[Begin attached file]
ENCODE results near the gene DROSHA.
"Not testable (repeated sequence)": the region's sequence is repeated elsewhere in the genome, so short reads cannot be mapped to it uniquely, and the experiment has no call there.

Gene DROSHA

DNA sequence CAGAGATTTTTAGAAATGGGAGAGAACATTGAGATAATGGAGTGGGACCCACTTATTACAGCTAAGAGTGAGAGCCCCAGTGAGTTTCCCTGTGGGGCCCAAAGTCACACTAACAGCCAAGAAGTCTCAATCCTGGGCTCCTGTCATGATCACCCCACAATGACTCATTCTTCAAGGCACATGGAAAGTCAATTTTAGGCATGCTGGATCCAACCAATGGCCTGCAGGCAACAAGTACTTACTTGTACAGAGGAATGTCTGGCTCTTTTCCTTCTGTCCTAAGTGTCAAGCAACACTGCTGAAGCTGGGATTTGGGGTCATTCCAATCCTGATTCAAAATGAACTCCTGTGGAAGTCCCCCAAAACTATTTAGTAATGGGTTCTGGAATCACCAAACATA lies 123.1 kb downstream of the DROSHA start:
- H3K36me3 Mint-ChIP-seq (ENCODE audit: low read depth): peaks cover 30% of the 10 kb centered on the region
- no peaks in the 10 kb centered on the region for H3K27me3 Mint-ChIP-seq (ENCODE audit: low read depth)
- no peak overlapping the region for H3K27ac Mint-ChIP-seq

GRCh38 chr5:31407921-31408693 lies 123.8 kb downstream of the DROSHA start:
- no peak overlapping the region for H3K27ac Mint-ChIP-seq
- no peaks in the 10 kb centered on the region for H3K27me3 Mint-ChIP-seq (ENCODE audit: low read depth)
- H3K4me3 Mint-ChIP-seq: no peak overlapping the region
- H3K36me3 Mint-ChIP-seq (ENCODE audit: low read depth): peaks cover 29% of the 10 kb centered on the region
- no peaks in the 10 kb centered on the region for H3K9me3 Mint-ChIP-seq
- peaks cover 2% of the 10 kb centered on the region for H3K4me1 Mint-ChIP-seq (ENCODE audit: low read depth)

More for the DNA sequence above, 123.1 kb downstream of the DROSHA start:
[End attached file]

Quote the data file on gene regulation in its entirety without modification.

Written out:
ENCODE results near the gene DROSHA.
"Not testable (repeated sequence)": the region's sequence is repeated elsewhere in the genome, so short reads cannot be mapped to it uniquely, and the experiment has no call there.

Gene DROSHA

DNA sequence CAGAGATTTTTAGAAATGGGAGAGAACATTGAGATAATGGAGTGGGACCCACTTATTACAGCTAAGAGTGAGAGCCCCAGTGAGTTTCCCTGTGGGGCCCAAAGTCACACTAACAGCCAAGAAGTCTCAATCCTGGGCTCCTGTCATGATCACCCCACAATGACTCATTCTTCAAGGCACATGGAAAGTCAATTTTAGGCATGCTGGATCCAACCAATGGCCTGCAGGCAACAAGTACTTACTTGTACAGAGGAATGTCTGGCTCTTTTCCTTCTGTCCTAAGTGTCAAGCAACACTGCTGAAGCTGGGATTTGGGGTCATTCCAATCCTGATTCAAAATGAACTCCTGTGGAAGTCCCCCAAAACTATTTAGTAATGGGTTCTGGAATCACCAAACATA lies 123.1 kb downstream of the DROSHA start:
- H3K36me3 Mint-ChIP-seq (ENCODE audit: low read depth): peaks cover 30% of the 10 kb centered on the region
- no peaks in the 10 kb centered on the region for H3K27me3 Mint-ChIP-seq (ENCODE audit: low read depth)
- no peak overlapping the region for H3K27ac Mint-ChIP-seq

GRCh38 chr5:31407921-31408693 lies 123.8 kb downstream of the DROSHA start:
- no peak overlapping the region for H3K27ac Mint-ChIP-seq
- no peaks in the 10 kb centered on the region for H3K27me3 Mint-ChIP-seq (ENCODE audit: low read depth)
- H3K4me3 Mint-ChIP-seq: no peak overlapping the region
- H3K36me3 Mint-ChIP-seq (ENCODE audit: low read depth): peaks cover 29% of the 10 kb centered on the region
- no peaks in the 10 kb centered on the region for H3K9me3 Mint-ChIP-seq
- peaks cover 2% of the 10 kb centered on the region for H3K4me1 Mint-ChIP-seq (ENCODE audit: low read depth)

More for the DNA sequence above, 123.1 kb downstream of the DROSHA start: